As enterprises prepare to reopen offices later this year, the return-to-office process has the potential to be just as disruptive as last year’s abrupt shift to WFH.
That’s the perspective shared in a recent post
on our sister site, No Jitter, by IT expert Alan Shen of Unify Square, a software and services firm. Though Alan directs his cautions and advice toward IT teams, the situation he’s describing — and the impacts he’s warning against — will affect any enterprise organization charged with implementing the new work experience as the pandemic recedes.
Remote-work technology has been so effective that enterprise teams have settled into a new static configuration, Alan points out. When the enterprise is ready for the return to office, that static, functioning environment will likely fragment in ways the organization has never before seen — or supported.
“A dynamic hybrid model is just around the corner,” Alan warns, adding that if IT teams aren’t prepared for this disruption, “it’s more of a question of not if, but when chaos will ensue.”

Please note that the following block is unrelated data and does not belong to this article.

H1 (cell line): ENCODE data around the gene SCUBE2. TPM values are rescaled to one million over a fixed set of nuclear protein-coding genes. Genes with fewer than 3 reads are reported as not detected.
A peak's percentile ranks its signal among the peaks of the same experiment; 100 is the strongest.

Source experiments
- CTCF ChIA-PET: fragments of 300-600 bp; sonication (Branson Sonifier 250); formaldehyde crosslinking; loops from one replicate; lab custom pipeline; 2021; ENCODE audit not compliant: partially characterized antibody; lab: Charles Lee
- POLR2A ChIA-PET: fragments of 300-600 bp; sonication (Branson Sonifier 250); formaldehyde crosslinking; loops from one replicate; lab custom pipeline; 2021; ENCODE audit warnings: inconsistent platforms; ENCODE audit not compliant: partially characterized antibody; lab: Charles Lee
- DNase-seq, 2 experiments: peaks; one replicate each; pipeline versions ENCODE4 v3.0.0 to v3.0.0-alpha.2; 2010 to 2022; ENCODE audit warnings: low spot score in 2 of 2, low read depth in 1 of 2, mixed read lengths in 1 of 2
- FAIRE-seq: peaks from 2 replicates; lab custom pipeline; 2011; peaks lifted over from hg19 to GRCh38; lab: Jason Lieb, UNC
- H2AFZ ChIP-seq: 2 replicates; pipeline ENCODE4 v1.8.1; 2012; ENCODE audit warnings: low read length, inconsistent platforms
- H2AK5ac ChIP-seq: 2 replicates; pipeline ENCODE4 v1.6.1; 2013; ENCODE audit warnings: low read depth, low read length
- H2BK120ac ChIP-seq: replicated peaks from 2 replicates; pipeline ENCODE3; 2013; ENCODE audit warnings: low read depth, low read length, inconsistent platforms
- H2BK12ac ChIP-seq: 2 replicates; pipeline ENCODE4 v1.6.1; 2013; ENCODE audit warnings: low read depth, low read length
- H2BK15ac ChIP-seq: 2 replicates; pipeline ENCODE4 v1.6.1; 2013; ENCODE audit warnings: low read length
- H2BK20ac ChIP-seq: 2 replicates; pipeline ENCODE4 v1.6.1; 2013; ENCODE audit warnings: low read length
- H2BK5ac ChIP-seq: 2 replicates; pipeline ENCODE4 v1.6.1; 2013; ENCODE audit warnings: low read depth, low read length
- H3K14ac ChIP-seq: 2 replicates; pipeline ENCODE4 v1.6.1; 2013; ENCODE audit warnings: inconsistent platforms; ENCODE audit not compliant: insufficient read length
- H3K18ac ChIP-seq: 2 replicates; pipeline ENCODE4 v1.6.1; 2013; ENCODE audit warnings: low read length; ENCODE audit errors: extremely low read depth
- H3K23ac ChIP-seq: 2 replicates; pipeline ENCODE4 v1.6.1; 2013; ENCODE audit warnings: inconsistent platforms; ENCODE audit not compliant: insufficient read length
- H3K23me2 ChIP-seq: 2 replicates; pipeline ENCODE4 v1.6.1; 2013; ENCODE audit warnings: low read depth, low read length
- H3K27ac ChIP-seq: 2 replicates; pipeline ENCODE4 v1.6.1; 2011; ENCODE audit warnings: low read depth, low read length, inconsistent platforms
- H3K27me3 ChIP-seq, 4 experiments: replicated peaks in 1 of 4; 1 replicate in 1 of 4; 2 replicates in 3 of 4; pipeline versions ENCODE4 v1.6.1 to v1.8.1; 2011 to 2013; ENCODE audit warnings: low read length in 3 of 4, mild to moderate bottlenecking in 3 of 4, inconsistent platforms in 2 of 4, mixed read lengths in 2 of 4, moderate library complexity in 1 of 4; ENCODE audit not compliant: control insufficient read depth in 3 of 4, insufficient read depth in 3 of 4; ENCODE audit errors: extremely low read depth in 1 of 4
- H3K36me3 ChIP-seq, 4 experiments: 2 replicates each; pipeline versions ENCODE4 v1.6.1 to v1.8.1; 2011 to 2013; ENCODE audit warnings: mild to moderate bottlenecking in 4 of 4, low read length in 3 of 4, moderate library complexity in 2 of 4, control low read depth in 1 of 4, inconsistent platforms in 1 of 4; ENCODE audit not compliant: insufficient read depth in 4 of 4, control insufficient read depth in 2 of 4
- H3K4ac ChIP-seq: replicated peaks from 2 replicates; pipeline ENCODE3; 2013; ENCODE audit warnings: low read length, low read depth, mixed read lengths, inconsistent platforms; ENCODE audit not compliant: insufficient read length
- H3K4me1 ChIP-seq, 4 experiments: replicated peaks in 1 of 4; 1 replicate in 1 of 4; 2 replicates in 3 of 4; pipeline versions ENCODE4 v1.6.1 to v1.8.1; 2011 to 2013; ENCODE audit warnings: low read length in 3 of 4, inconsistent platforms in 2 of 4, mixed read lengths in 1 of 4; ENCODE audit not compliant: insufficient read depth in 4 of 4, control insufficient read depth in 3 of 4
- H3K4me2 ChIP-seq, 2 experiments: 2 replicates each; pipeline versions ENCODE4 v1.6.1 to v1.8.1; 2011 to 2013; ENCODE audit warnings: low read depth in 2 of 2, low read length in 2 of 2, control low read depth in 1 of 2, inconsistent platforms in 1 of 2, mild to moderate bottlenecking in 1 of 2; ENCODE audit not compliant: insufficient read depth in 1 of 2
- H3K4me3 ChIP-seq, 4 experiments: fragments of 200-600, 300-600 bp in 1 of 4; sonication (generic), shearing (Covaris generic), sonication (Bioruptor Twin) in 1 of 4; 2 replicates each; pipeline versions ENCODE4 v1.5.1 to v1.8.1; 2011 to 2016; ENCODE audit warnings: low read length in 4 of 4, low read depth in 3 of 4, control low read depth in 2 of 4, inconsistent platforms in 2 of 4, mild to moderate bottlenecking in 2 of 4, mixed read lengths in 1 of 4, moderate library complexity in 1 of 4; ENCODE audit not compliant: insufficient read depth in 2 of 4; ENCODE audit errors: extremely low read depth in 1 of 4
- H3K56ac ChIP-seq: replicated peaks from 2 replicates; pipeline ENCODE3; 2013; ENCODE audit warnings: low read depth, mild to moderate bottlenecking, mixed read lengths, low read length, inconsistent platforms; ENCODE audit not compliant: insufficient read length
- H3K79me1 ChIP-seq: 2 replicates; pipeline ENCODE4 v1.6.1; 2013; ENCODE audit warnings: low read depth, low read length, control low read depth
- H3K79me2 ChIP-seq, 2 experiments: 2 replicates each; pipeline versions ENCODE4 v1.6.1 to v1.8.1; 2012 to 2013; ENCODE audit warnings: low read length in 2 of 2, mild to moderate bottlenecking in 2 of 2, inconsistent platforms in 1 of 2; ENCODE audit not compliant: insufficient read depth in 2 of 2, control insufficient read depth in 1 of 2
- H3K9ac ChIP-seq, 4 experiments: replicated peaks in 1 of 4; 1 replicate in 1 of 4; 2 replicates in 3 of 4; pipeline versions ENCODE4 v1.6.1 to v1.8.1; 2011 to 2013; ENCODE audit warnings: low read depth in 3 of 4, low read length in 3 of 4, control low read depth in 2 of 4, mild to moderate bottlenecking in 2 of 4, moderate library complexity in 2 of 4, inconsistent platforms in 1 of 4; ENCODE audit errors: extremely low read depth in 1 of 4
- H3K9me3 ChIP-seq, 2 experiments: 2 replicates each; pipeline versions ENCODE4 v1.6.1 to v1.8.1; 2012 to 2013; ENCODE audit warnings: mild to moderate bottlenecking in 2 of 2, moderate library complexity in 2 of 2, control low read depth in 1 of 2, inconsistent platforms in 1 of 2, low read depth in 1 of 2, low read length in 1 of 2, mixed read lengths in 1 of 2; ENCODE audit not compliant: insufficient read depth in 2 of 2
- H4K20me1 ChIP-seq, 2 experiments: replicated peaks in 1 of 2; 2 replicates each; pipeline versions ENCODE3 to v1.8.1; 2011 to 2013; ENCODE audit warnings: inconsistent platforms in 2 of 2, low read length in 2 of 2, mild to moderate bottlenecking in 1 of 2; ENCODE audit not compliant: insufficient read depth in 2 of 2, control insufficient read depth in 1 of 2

IT’s situation has parallels for facilities/real estate and HR leaders as well. A return-to-office plan will necessarily make assumptions that just may not bear out. For example, when the time comes, employees’ willingness to return to the office may depend on factors such as the state of public transit in their area and their comfort with using it — which may diverge from assumptions made by both enterprise leaders and the employees themselves when the plan was originally put in place.
Likewise, the enterprise may find the philosophy it adopted as the basis for return to office may not work out in the real world. Many enterprises are crafting a model of hybrid work where employees are remote for individual work, and report to an office for collaborative efforts. But each team’s, and individual’s, understanding of what kind of work happens where may vary widely, creating strains on the system.
The plan, and the processes that support it, must be much more intentional than the way enterprises dealt with flexible work in the pre-pandemic time. The bad old days of office hoteling or hotdesking are a perfect example. Many enterprises rolled these functions out without enough planning for how best to make them work for people on a daily basis. The result, too often, was chaos and gaming of the systems meant to assign resources day to day.
Probably the best way to avoid the specific IT concerns that Alan writes about, as well as the office and employee issues, is to make the return to office a slow, measured process with plenty of time built in to adjust and redirect resources to support the way people actually behave, as opposed to the way the plan assumes they’ll behave. The key phrase from Alan’s headline is probably a good watchword for the whole process: “Get real.”